Chávez's oil largesse winning fans abroad
MEXICO CITY AND LONDON
The London bus has come to symbolize many things over the years. It's a national icon, a picture postcard paragon of public transport, a byword for frustration and irregularity.Skip to next paragraph
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But a harbinger of international socialism? Far-fetched perhaps, but less so after the latest move by Venezuela's President Hugo Chávez to offer cut-rate fuel so that 250,000 Londoners on welfare can travel half-price throughout one of the world's most expensive cities.
The double-decker trademark isn't the only trace of Mr. Chávez's so-called "21st century socialism:" For the past year residents in New York, Boston, and other major US cities have scored cheaper heating bills, thanks to Venezuela. Chávez has also sent cheap oil to Cuba, Nicaragua, and more than a dozen other countries.
His offerings go beyond oil and have been announced with particular frenzy since he won a third term in December, promising $500 million in financing for Ecuador, $135 million for a dairy cooperative in Argentina, and a development plan in Nicaragua that includes generators to ease blackouts as well as a new development bank.
Analysts say his projects both in Latin America and beyond are singular among leaders sitting on vast energy reserves, as Chávez sets out to create a counterbalance to US dominance with a flurry of deals, measures, gifts, and grandiose schemes. To his harshest critics he's an egomaniac using an "energy bribe" to inflate his reputation. To fans he's the consummate humanitarian. Both agree that his moves have amounted to a PR coup, and some analysts even say the fallout could lead to a shift in social, economic, and political balances across the region.
"By situating Venezuela in these various international arenas of cooperation, the Chávez government is also attempting to limit what the US can do to isolate Venezuela," says Miguel Tinker-Salas, a Latin America oil and politics expert at Pomona College in California.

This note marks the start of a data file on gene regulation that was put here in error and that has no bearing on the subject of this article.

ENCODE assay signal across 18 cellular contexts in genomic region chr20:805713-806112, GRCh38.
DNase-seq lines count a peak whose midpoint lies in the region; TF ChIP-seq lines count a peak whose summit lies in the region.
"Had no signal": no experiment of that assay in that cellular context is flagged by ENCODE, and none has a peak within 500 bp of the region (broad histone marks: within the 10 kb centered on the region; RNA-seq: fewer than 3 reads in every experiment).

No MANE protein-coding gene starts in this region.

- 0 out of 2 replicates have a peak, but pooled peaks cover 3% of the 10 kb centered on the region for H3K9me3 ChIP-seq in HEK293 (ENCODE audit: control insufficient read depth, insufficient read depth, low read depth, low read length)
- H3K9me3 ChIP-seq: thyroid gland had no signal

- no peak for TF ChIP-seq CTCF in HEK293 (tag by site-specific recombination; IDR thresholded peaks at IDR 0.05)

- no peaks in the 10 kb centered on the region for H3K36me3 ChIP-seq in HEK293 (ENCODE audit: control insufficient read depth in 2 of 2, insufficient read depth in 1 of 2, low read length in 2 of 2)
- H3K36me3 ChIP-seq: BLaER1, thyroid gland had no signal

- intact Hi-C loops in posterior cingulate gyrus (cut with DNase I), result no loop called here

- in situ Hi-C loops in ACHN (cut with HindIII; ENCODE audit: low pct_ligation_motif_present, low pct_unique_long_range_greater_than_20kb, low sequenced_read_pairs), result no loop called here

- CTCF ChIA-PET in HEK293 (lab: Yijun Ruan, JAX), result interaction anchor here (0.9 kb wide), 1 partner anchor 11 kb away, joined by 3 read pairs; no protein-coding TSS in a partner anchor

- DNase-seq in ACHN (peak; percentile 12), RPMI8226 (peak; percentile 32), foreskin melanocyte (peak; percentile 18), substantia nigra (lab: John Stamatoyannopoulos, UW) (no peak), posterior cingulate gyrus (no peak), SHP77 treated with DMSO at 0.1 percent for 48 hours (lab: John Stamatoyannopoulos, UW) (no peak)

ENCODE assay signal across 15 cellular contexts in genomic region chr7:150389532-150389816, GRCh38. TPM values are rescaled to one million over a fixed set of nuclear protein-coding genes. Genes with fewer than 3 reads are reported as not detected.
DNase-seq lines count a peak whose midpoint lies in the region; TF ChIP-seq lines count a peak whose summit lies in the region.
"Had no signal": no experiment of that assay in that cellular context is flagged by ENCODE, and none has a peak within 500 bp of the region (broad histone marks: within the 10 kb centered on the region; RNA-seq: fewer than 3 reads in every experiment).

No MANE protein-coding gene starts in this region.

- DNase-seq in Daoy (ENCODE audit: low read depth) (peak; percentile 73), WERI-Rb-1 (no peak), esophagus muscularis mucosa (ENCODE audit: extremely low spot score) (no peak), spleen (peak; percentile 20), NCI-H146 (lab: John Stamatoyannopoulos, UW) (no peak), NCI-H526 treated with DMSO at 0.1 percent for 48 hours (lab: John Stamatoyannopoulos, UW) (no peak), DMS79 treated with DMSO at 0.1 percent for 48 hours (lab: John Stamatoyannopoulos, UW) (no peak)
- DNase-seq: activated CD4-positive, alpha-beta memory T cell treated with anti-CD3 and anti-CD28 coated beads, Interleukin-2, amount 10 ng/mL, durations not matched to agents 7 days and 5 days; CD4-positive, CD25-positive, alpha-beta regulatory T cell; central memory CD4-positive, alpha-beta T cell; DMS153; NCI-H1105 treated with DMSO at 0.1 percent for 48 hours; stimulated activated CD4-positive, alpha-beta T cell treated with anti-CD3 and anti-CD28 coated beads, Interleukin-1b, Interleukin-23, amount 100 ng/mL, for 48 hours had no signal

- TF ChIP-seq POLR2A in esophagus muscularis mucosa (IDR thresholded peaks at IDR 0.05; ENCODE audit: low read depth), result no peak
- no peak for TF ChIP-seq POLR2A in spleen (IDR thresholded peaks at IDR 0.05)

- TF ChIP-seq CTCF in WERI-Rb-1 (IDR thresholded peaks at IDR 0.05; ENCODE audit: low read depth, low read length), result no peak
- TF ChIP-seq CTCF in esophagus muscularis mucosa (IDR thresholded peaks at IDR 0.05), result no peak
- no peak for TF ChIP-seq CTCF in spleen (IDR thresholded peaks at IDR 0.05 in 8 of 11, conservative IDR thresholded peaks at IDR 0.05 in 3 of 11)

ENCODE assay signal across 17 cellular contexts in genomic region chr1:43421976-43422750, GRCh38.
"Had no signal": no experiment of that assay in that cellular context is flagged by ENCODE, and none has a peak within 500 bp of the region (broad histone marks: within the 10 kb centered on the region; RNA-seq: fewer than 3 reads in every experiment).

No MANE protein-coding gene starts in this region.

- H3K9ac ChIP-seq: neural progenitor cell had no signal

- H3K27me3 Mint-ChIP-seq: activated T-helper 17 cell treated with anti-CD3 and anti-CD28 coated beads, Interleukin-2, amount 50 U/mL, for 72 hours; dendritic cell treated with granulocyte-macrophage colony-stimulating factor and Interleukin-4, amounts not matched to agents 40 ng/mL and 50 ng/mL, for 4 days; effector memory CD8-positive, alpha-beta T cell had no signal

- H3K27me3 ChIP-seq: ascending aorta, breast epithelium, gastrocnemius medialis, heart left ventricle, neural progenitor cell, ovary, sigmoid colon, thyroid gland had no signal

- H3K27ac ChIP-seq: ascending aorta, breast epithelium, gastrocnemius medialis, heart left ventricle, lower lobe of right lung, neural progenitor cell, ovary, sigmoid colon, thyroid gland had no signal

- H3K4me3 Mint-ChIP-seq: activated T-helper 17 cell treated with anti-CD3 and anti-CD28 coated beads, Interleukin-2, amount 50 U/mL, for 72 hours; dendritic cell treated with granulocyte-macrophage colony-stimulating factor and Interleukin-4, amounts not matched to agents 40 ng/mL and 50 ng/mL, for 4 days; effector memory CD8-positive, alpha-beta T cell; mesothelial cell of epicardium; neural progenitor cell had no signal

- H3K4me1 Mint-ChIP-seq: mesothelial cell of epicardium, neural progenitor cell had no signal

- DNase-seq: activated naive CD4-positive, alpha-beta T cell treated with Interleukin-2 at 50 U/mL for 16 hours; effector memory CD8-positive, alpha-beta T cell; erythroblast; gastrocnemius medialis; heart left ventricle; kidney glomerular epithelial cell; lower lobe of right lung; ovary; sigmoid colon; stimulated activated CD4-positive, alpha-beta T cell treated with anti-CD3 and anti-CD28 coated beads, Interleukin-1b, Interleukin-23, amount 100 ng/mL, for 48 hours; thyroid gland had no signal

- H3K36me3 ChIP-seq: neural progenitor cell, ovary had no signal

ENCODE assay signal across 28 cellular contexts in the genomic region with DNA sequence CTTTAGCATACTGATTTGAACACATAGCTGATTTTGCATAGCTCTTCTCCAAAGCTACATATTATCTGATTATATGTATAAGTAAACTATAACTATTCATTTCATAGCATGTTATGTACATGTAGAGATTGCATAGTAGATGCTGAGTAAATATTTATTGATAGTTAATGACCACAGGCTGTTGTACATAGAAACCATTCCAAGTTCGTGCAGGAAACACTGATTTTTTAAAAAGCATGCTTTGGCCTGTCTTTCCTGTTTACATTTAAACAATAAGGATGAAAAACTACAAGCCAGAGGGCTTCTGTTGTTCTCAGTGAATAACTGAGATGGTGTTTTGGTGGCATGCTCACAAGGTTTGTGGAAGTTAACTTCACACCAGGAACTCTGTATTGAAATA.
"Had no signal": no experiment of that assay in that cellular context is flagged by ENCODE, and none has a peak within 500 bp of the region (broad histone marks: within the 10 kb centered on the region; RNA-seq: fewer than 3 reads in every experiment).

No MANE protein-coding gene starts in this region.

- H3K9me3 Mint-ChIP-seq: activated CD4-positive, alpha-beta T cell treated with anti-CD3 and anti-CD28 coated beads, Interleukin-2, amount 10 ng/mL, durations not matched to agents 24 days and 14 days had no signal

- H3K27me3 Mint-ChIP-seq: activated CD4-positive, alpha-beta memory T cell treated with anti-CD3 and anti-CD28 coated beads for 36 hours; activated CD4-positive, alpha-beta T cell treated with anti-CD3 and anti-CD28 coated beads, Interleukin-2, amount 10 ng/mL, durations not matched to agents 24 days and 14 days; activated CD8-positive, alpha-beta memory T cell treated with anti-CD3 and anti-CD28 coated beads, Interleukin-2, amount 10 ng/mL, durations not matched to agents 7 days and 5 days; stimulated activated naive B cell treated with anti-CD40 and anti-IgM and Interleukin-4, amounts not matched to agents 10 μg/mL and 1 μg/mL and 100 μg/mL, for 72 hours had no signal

Certainly, providing subsidized oil to help residents pay bills and access public transportation has raised his visibility, cloaking him in the role of benefactor, says Larry Birns, director of the left- leaning Council on Hemispheric Affairs in Washington. "I think that these actions have projected an image for the average Latin American of great good will."
That has put pressure on other Latin American leaders, such as Brazil's Lula da Silva, for example. "I could easily see Lula throwing up his hands over Chávez's antics, but Lula regularly goes to Caracas hugging Chávez because he needs that for domestic consumption," says Mr. Birns.
It is this type of "demonstration effect," as Mr. Tinker-Salas calls it, that could ultimately prove lasting in the region and beyond.
In the US, Venezuela is sending oil subsidized at a 40 percent discount from the delivery price to 16 states – double from the year before – as well as 163 native American tribes. That represents 100 million gallons of fuel this winter. The program brochure describes it this way: "This is a people-to-people program that comes from the heart of Venezuela to the homes of American families who just can't pay their energy bills."
"In New York, residents wonder why a foreign country has to provide this. They want to know, 'Why can't you provide it? Or BP and Shell?' " says Tinker-Salas. "It's highlighting what those countries are not doing for their own populations."
That was the sentiment in November in a neighborhood called Las Torres, one of the poorest in Nicaragua's capital, Managua, which has been plagued by blackouts over the past year. "Light? Of course not," says Flor de Maria Flores, who regularly lights her home by candle, and, like so many of her neighbors, cooks over an open fire. She was vaguely aware of Chávez's plan to send discounted oil to her nation to help ease power blackout problems. "I'm glad someone is doing something about it," she says.